Ellington also comprises most of the Cardinals’ running attack, with more than 70% of the team’s carries (149 of 212) and over three-quarters of their rushing yards (559 of 724). Depth is a big issue for the ground game, with Taylor’s injury (2 games missed thus far) and Jonathan Dwyer suspended for the season after a domestic abuse incident. The offensive line, while improved from EPA SuperFund hazardous waste cleanup site status, is still a sub-par unit (only 10 NFL teams have lower run-blocking grades, per Pro Football Focus).
So how are the Cardinals 15th in scoring? Help has certainly come from rookie placekicker Chandler Catanzaro. After the Cardinals suffered through a mediocre 2013 by Jay Feely, Catanzaro won the job with a strong training camp and has not let up. He’s a perfect 16-for-16 in field goals (only four NFL kickers have split the uprights more often this year) and he hasn’t missed an extra point in 18 tries. Catanzaro has had just as big an impact on field position: 28 of his 44 kickoffs have been for touchbacks and, in combination with Arizona’s coverage specialists, they have limited their opponents to an average offensive starting point of 19.3 yards in front of the end zone, 5th best in the league and a significant improvement from last season when the Cardinals ranked just 21st.
Ted Ginn, Jr. has taken over Arizona’s kick return duties from last year’s primary returners Javier Arenas (kickoffs) and Peterson (punts). Peterson, despite his occasional brilliance, had a dismal 6.0 punt return average that ranked in the bottom five among punt returners last season. Arenas was in the bottom five in kick returns as well, averaging just 21.3 yards per runback. Ginn has improved the punt return game, averaging 12.6 yards per return with one returned for a touchdown. Meanwhile Ginn has actually taken a step backwards in the kickoff return game, only averaging 16.3 yards per return, though he’s only had 6 runback chances this season.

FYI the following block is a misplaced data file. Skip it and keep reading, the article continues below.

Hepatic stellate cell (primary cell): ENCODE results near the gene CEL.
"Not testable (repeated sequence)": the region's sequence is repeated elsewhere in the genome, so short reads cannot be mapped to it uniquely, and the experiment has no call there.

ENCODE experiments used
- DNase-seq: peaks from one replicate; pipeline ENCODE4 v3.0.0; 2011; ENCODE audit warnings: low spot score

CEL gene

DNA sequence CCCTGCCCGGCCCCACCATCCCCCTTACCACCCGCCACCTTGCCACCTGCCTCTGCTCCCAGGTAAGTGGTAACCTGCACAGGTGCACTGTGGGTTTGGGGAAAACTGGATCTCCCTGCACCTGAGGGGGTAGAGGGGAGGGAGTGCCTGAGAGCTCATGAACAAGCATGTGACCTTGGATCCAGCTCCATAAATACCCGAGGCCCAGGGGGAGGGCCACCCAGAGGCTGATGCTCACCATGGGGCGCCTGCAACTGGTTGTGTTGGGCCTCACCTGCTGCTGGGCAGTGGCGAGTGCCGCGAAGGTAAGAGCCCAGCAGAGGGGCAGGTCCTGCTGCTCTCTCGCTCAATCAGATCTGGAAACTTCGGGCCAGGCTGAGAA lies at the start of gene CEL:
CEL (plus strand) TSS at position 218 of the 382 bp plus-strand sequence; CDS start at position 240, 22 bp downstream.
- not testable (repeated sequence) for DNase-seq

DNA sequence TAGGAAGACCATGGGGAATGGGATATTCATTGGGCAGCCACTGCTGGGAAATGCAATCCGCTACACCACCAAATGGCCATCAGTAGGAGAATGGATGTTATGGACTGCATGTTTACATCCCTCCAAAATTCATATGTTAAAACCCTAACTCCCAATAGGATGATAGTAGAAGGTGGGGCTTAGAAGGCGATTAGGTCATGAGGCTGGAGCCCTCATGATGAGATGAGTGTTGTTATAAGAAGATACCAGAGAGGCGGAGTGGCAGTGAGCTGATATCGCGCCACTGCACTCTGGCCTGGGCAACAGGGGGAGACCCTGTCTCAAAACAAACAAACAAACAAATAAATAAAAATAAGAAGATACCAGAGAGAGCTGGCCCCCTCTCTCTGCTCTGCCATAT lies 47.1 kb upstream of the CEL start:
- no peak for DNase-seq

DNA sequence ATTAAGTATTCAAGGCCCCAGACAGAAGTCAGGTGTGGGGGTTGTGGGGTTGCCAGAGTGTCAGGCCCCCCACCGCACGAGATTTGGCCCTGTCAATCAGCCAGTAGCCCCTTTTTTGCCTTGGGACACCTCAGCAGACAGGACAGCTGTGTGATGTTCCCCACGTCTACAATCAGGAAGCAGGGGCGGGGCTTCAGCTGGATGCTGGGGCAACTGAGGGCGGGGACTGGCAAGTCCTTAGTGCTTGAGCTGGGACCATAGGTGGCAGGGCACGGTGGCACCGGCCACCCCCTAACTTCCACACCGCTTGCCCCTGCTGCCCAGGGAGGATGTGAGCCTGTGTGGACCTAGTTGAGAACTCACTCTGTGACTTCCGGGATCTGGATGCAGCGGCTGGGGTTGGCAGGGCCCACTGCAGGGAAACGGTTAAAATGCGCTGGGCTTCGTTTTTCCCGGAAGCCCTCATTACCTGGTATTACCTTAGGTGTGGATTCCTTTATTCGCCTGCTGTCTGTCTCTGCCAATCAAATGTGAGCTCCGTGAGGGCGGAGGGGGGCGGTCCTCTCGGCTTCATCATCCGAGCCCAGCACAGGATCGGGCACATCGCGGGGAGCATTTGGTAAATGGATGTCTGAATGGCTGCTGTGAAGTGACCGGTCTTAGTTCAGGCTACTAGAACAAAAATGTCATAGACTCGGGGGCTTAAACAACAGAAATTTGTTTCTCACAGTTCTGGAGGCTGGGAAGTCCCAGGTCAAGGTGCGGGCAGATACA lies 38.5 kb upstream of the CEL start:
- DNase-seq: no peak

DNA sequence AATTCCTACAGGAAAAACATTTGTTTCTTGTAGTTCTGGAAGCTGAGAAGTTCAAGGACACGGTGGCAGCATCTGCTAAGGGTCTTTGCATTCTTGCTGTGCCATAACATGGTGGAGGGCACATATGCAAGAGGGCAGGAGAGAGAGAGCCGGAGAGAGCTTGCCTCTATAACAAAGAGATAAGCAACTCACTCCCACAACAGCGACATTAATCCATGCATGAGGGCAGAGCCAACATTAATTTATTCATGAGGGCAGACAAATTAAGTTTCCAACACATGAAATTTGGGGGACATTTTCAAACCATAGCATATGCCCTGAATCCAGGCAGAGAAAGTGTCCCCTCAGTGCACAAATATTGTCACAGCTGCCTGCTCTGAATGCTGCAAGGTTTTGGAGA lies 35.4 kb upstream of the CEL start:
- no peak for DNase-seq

The Road Ahead
Arizona is fortunate to have banked so many quality wins early, as the Cardinals still have road games remaining against all three of their division rivals ‒ Seattle, San Francisco and St. Louis ‒ plus Atlanta. Their remaining home games are against St. Louis, Detroit, Kansas City, and Seattle. Despite Dallas’ loss to Washington in Week 8, the Cowboys should have proven a stiff test for this Cardinals club this weekend. However, with Brandon Weeden starting at quarterback in place of the injured Tony Romo, the Cardinals were able to focus on shutting down running back DeMarco Murray ‒ which they did in limiting him to just 79 yards on 19 carries. The schedule definitely gets tougher from here.
The Cardinals have been fortunate to start the season 7-1, taking care of business at home and performing better than expected on the road. But they do not appear to be a dominant team capable of holding the #1 seed in the NFC. Offensively, they are relying heavily on an excellent kicking game. Arizona’s success can be attributed to a quality defense despite a rash of injuries and, while they can improve further with health, they need to find a stronger pass rush to help out the secondary. However, getting out to a hot start has increased their chances of making the playoffs this season and Arizona is well-positioned to cause problems in the division and conference for the rest of the season.